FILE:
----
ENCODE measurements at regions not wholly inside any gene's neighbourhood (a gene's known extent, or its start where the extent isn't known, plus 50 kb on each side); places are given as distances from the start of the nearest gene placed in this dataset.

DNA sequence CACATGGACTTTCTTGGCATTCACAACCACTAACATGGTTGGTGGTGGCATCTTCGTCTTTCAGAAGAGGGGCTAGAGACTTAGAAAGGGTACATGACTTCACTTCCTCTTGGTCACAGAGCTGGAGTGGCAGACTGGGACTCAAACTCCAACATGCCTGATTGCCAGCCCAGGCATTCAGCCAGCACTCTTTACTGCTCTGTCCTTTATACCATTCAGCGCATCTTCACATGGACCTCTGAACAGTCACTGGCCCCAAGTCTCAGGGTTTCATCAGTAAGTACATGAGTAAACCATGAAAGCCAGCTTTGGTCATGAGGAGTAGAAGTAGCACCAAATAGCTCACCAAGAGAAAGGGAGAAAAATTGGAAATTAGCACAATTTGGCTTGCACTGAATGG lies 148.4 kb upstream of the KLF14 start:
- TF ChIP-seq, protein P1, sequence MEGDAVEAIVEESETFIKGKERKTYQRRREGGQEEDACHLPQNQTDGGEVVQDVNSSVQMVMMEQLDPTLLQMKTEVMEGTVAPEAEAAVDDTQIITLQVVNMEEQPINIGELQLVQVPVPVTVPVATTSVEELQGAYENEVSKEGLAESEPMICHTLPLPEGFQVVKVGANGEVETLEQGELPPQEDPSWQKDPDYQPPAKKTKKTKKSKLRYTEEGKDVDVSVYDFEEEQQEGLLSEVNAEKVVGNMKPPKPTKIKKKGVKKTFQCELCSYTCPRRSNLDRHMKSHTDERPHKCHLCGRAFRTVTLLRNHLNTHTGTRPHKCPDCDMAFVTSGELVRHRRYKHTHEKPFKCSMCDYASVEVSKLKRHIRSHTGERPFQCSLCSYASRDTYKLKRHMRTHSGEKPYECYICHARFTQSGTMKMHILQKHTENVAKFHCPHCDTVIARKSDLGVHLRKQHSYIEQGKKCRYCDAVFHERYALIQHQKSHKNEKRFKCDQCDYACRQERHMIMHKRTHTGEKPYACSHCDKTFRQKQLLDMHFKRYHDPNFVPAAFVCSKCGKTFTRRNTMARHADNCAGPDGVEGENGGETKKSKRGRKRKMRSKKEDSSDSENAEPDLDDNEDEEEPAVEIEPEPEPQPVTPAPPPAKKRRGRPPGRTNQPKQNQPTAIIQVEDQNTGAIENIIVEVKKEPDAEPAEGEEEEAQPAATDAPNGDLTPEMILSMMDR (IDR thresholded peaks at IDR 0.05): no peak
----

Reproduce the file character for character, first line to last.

ENCODE measurements at regions not wholly inside any gene's neighbourhood (a gene's known extent, or its start where the extent isn't known, plus 50 kb on each side); places are given as distances from the start of the nearest gene placed in this dataset.

DNA sequence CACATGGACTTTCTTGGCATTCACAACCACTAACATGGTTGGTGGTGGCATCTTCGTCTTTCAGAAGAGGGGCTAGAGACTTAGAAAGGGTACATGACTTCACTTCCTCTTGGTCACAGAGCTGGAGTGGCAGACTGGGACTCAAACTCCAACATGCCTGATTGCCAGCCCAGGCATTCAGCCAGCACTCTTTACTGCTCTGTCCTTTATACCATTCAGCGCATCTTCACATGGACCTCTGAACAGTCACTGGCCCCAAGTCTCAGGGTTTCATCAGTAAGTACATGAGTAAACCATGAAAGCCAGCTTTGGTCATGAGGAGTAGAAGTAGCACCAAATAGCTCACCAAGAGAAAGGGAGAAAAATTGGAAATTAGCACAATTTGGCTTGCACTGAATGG lies 148.4 kb upstream of the KLF14 start:
- TF ChIP-seq, protein P1, sequence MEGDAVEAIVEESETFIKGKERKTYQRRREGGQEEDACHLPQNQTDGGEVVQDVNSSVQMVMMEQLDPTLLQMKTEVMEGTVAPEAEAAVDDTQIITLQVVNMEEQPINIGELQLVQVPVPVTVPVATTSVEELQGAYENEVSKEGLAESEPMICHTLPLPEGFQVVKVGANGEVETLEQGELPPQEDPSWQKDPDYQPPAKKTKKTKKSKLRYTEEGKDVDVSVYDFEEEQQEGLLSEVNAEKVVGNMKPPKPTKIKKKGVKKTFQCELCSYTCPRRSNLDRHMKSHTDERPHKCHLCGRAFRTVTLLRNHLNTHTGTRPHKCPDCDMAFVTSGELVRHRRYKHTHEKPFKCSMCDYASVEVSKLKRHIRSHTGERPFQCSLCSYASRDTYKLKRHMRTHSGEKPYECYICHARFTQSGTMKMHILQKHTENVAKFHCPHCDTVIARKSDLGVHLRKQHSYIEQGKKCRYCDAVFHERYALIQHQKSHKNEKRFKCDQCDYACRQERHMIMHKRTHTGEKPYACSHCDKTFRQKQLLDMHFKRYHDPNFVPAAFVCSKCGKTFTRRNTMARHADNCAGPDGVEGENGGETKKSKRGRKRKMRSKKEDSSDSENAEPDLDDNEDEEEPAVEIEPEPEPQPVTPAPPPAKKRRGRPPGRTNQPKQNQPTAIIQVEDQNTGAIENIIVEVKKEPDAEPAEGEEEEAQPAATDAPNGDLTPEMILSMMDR (IDR thresholded peaks at IDR 0.05): no peak